How can a leading lady compete with singing, tap-dancing statues? Warbling portraits? Sibilant siblings? Side-kicking sidekicks? Lyrical soprano mothers? Quarrelsome barbershop quartets? Grecian urns? The Statue of Liberty?
And a script that leaves out one of your only chances at getting in your comedy licks?
It’s enough to strain your voice and make you think you don’t have what it takes to make it to Broadway.
Still, if you’re a 13 year-old leading lady, you should take a bow just for having the guts to take on the role of Marian, the Librarian in “The Music Man Junior” – minus the key library scene, “Marian, the Librarian.”
A colleague’s daughter was perfoming in a junior high version of the classic Broadway musical. She was in the chorus. When he mentioned it, there was a wince in his voice. He’d be viewing it three times.
He needn’t have winced, though. School musicals have come a long way in just a generation, thanks to Grease, Disney’s High School Musical, music videos, karaoke, and the I-Pod.
This is a generation that loves to sing. They practice, and sing along, and even critique one another. They faithfully watch American Idol and Dancing with the Stars. This is one “musical” generation.
I’ve gone to a number of school musical productions in my town, and for friends whose kids were in shows, and I’ve never been disappointed. It’s fun watching these risings stars give it their all, and to their credit, the teachers did a terrific job training them in the choreography and musical numbers.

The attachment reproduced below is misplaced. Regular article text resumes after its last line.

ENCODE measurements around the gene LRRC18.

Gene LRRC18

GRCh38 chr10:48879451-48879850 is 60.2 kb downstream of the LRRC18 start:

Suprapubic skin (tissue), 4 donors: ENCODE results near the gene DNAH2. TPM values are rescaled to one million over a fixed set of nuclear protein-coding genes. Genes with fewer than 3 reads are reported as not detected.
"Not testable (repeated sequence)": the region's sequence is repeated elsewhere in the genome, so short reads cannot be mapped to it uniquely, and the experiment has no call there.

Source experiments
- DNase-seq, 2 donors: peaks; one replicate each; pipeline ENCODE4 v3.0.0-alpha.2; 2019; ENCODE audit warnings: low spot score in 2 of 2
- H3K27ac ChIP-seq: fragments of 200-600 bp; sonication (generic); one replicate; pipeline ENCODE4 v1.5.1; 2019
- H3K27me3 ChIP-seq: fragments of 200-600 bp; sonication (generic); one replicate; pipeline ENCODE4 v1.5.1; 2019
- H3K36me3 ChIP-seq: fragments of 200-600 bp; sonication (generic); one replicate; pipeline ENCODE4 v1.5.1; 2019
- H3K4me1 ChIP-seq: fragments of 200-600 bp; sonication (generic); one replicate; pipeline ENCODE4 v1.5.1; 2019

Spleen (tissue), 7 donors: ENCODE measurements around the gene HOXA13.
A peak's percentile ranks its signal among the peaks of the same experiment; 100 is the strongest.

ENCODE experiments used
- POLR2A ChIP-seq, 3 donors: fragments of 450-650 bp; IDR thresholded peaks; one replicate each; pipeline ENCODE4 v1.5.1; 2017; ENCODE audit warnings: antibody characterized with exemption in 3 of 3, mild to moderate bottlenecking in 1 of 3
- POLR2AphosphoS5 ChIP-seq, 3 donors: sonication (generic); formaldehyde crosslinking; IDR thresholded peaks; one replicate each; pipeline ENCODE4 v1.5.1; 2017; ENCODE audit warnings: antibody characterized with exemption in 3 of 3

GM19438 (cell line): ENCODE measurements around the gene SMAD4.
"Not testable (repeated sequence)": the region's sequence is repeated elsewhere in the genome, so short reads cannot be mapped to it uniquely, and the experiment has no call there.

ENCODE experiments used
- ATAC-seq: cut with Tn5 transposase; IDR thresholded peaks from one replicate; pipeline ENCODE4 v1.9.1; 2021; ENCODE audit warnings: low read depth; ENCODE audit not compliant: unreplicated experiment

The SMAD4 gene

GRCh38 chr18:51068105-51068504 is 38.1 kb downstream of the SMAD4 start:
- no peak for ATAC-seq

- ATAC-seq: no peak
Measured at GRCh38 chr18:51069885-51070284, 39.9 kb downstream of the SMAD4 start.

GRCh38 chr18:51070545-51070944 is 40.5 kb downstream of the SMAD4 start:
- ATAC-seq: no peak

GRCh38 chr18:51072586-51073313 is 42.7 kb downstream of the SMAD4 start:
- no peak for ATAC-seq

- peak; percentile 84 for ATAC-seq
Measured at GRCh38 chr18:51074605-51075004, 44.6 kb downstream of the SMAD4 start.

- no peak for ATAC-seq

School musical productions have come so far that the drama department can now purchase pre-packaged musicals, completely with background CDs and scripts written just for the kids, shortened and sanitized (where necessary).
This was just about as good a production as I’ve ever seen. I had a hard time believing I was watching 13 year-olds. Only after I saw them up close in the hall did I realize just how young they were.
The young man who played Prof. Harold Hill’s sidekick, Marcellus, had such an adult voice, I wondered if he wasn’t a ringer, an adult brought in to play the role. But his parents were seated right behind me, his baby sister in their lap, gurgling and babbling.
The choreography was perfect, the backdrops beautifully painted (they were borrowed from the high school next door). The kids were endowed with energy, talent, and stage presence.
If there was anything wrong, it was with the pre-packaged CD and script. The traveling salesman/piano lesson’s tempo was much too fast even for grown-ups, much less junior high school singers. “Marian” and “Mrs. Paroo” wound up stumbling over the lyrics.